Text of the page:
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Fix Your Debt: Placement Performance Summary

There's a thread on the openstack-discuss mailing list, started in September and then continuing in October, about limiting planned scope for Nova in the Ussuri cycle so that stakeholders' expectations are properly managed. Although Nova gets a vast amount done per cycle there is always some stuff left undone and some people surprised by that. In the midst of the thread, Kashyap points out:

I welcome scope reduction, focusing on fewer features, stability, and bug fixes than "more gadgetries and gongs". Which also means: less frenzy, less split attention, fewer mistakes, more retained concentration, and more serenity. [...] If we end up with bags of "spare time", there's loads of tech-debt items, performance (it's a feature, let's recall) issues, and meaningful clean-ups waiting to be tackled.

Yes, there are.

When Placement was extracted from Nova, one of the agreements the new project team made was to pay greater attention to tech-debt items, performance, and meaningful clean-ups. One of the reasons this was possible was that by being extracted, Placement vastly limited its scope and feature drive. Focused attention is easier and the system is contained enough that unintended consequences from changes are less frequent.

Another reason was that for several months my employer allowed me to devote effectively 100% of my time to upstream work. That meant that there was long term continuity of attention in my work. Minimal feature work combined with maximal attention leads to some good results.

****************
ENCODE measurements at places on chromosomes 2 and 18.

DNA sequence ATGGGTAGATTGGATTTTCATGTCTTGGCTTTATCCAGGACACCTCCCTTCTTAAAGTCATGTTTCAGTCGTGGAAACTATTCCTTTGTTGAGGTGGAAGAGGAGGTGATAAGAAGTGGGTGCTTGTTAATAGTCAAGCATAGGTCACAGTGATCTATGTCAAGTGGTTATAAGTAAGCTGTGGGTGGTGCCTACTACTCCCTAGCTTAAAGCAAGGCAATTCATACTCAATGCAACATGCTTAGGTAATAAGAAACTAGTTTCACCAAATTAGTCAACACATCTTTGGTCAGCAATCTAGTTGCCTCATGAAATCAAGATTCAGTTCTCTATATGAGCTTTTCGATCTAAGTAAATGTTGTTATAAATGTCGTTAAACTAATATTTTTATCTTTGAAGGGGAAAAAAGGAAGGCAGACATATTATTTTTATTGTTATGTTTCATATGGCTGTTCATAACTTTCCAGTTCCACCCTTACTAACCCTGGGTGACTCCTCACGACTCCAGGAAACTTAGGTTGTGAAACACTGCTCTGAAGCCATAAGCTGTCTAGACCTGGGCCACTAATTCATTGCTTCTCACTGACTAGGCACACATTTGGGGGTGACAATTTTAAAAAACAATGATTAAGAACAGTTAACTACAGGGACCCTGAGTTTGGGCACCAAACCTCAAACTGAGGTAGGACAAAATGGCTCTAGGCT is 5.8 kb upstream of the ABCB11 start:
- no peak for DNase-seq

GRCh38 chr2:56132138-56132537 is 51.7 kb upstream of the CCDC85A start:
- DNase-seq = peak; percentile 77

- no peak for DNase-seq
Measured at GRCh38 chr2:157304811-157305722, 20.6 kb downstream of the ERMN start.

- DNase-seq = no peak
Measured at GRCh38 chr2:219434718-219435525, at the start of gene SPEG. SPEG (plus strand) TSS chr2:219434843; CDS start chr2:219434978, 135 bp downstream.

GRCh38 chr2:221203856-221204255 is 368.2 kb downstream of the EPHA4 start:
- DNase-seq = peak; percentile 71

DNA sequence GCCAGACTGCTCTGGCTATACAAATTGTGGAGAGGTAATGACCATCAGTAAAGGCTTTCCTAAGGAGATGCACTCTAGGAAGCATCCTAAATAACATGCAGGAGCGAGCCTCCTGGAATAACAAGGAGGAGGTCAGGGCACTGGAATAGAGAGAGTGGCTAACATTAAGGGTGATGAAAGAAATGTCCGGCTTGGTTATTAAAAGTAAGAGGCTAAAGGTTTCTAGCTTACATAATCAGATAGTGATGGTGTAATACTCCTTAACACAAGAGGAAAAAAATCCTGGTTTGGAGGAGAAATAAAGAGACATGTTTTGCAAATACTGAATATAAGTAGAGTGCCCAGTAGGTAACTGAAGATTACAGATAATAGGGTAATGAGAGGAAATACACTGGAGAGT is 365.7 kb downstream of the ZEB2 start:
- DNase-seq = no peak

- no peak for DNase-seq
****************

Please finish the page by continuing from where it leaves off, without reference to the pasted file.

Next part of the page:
In August I wrote up an analysis of some of that work in Placement Performance Analysis, explaining some of the things that were learned and changed. However that analysis was comparing Placement code from the start of Train to Train in August. I've since repeated some of the measurement, comparing:

  1. Running Placement from the Nova codebase, using the stable/stein branch.
  2. Running Placement from the Placement codebase, using the stable/stein/ branch.
  3. Running Placement from the Placement codebase, using master, which at the moment is the same as what will become stable/train and be released as 2.0.0.

The same database (PostgreSQL) and web server (uwsgi using four processes of ten threads each) is used with each version of the code. The database is pre-populated with 7000 resource providers representing a suite of 1000 compute hosts with a moderately complex nested provider topology that is similar to what might be used for a virtualized network function.

The same query is used, whatever the latest microversion is for that version:

http://ds1:8000/allocation_candidates? \
                resources=DISK_GB:10& \
                required=COMPUTE_VOLUME_MULTI_ATTACH& \
                resources1=VCPU:1,MEMORY_MB:256& \
                required1=CUSTOM_FOO& \
                resources2=FPGA:1& \

(This is similar to what is used in the nested-perfload peformance job in the testing gate, modified to work with all available microversions.)

Here are some results, with some discussion after.

10 Serial Requests

Placement in Nova (stein)

Requests per second:    0.06 [#/sec] (mean)
Time per request:       16918.522 [ms] (mean)

Extracted Placement (stein)